Kaua'i residents are pleading with state officials to do more to crackdown on illegal camping in Kalalau Valley.

Residents tell KITV, squatters are desecrating sacred land and posting disturbing footage of it on social media.   

Kilauea resident Kyra Maka is appalled by what she's seen. Maka said her family has lived in the area for generations and has a spiritual connection to the land.

"They're just partying away in there. They're collecting EBT and they got a good life right now. I see them come out of the valley and come to the stores and pay with their EBT and then hitch right back to Kalalau with their food. They're having a good ol-time," said Kilauea resident Kyra Maka.

The group publishing photos and videos on Facebook calls themselves the 'Kalalau Outlaws.'  Much of the footage depicts bizarre behavior. 

Residents claim squatters illegally farm marijuana among other things and come out and trade it for supplies. Many on Kaua'i are skeptical about the group's intentions.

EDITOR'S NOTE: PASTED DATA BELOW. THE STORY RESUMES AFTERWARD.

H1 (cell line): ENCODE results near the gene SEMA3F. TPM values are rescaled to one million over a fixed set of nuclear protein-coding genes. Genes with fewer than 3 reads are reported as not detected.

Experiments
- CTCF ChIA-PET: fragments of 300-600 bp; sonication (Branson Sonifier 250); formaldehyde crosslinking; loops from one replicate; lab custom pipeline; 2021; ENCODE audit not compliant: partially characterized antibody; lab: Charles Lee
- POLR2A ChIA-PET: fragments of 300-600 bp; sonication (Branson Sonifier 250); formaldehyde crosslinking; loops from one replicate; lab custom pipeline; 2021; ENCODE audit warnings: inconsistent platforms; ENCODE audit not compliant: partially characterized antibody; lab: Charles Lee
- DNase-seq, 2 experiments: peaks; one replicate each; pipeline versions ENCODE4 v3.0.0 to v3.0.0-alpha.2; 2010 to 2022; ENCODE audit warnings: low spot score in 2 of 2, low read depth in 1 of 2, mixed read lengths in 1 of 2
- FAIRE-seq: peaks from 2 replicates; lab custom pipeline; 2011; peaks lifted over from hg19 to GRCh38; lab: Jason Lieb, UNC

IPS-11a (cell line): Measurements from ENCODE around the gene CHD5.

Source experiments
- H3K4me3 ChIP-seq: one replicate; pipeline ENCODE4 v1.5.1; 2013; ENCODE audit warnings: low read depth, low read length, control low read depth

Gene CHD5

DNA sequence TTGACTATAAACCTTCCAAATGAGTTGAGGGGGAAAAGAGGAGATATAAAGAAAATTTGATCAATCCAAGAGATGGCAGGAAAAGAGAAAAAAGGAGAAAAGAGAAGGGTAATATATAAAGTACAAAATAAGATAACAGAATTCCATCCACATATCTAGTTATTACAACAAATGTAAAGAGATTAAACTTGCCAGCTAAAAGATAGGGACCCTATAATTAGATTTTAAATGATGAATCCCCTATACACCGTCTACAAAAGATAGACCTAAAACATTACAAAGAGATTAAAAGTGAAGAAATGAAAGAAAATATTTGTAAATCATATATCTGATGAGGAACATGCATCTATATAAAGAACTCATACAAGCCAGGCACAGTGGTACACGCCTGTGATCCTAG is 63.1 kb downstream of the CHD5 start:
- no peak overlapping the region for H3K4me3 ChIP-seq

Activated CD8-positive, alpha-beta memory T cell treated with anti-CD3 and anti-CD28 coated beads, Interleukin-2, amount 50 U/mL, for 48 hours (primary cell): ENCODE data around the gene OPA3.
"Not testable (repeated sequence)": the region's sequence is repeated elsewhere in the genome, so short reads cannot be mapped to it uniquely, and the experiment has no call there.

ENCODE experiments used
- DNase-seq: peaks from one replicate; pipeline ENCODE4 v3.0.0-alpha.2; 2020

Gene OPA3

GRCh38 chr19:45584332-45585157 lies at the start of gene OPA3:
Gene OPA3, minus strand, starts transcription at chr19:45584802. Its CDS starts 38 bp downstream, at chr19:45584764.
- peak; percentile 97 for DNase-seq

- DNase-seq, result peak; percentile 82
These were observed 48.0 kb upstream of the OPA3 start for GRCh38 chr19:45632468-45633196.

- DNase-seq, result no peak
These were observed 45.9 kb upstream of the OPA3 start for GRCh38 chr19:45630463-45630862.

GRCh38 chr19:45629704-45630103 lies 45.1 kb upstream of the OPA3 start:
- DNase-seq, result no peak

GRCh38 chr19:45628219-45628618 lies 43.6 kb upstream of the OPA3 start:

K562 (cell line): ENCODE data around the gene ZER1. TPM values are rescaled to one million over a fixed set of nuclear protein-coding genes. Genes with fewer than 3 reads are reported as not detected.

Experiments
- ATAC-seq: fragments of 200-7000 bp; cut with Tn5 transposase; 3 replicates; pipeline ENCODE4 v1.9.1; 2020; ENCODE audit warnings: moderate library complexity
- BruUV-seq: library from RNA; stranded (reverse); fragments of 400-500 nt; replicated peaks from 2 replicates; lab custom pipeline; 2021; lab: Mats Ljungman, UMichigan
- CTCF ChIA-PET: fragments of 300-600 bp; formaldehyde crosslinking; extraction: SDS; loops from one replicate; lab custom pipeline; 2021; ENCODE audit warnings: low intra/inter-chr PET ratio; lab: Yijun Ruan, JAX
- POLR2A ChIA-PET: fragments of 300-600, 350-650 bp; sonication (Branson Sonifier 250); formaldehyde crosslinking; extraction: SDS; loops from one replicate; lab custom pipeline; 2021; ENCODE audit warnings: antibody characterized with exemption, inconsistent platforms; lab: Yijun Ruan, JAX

"Anyone could be using it to hide from warrants or the law or responsibilities. You just don't know who could be hiding out in Kalalau," said resident Kristi Sasachika.

Just last week, Police arrested 46-year-old Cody Safadago in connection with a fatal hit and run. He's accused of driving a stolen truck that killed 19-year-old Kayla Huddy-Lemn. Police said Safadago had no known home address but was known to stay in Kalalau Valley.

Illegal camping is an ongoing problem the Department of Land and Natural Resources said it's trying to control. Since January, repeated sweeps in the area have resulted in more than a hundred citations.

But right now, there isn't a full time park ranger on site, so sweeps aren't consistent.  

"These guys, they're smart. They know where to hide when the rangers come in. And they wait for the rangers to leave and then they're good for a week or two," Maka explained.

The DLNR said it will re-visit other plans of action to address the problem in the valley.